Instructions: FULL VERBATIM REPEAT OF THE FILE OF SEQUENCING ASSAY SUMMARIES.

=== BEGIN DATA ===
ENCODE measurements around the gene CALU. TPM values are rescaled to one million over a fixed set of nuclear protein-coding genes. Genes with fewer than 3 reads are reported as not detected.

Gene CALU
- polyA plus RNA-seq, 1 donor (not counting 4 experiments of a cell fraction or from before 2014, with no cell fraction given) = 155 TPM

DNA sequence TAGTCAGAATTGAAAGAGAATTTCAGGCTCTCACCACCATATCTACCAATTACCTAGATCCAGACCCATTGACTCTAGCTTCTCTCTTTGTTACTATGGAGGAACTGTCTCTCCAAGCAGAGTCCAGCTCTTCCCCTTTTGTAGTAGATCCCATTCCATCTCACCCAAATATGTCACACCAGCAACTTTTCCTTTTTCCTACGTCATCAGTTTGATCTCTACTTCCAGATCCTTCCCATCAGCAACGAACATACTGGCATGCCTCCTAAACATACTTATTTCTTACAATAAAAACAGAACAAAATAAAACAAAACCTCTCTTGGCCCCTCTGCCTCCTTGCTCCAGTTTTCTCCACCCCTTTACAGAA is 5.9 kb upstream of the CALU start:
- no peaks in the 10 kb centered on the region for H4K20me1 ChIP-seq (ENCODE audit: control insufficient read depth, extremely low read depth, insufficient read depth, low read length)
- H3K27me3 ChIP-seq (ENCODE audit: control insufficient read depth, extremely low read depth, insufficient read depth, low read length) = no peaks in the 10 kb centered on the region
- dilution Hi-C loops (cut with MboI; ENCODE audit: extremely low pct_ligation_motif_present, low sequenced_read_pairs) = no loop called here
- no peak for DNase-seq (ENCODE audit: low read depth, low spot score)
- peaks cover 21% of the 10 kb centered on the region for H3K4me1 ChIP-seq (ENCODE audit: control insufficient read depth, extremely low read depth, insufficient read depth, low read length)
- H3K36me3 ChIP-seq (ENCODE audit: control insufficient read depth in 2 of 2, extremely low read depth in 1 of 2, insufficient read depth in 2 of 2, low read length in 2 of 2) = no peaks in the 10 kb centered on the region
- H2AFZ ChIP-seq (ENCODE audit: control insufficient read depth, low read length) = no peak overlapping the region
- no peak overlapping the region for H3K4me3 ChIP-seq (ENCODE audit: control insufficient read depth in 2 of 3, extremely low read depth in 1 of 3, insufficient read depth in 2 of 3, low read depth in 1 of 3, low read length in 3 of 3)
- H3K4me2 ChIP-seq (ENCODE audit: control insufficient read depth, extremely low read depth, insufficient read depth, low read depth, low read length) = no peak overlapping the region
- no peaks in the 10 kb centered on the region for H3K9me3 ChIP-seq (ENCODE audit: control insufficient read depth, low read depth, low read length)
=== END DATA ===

ENCODE measurements around the gene CALU. TPM values are rescaled to one million over a fixed set of nuclear protein-coding genes. Genes with fewer than 3 reads are reported as not detected.

Gene CALU
- polyA plus RNA-seq, 1 donor (not counting 4 experiments of a cell fraction or from before 2014, with no cell fraction given) = 155 TPM

DNA sequence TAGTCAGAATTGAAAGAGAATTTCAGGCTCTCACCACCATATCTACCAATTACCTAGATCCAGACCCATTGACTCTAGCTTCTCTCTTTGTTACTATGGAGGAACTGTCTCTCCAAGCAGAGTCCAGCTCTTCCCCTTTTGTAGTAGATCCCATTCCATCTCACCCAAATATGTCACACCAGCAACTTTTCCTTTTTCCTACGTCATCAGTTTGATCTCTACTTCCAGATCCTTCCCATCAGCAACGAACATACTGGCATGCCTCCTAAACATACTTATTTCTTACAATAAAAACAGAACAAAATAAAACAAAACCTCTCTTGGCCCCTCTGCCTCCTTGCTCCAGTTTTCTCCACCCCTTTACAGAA is 5.9 kb upstream of the CALU start:
- no peaks in the 10 kb centered on the region for H4K20me1 ChIP-seq (ENCODE audit: control insufficient read depth, extremely low read depth, insufficient read depth, low read length)
- H3K27me3 ChIP-seq (ENCODE audit: control insufficient read depth, extremely low read depth, insufficient read depth, low read length) = no peaks in the 10 kb centered on the region
- dilution Hi-C loops (cut with MboI; ENCODE audit: extremely low pct_ligation_motif_present, low sequenced_read_pairs) = no loop called here
- no peak for DNase-seq (ENCODE audit: low read depth, low spot score)
- peaks cover 21% of the 10 kb centered on the region for H3K4me1 ChIP-seq (ENCODE audit: control insufficient read depth, extremely low read depth, insufficient read depth, low read length)
- H3K36me3 ChIP-seq (ENCODE audit: control insufficient read depth in 2 of 2, extremely low read depth in 1 of 2, insufficient read depth in 2 of 2, low read length in 2 of 2) = no peaks in the 10 kb centered on the region
- H2AFZ ChIP-seq (ENCODE audit: control insufficient read depth, low read length) = no peak overlapping the region
- no peak overlapping the region for H3K4me3 ChIP-seq (ENCODE audit: control insufficient read depth in 2 of 3, extremely low read depth in 1 of 3, insufficient read depth in 2 of 3, low read depth in 1 of 3, low read length in 3 of 3)
- H3K4me2 ChIP-seq (ENCODE audit: control insufficient read depth, extremely low read depth, insufficient read depth, low read depth, low read length) = no peak overlapping the region
- no peaks in the 10 kb centered on the region for H3K9me3 ChIP-seq (ENCODE audit: control insufficient read depth, low read depth, low read length)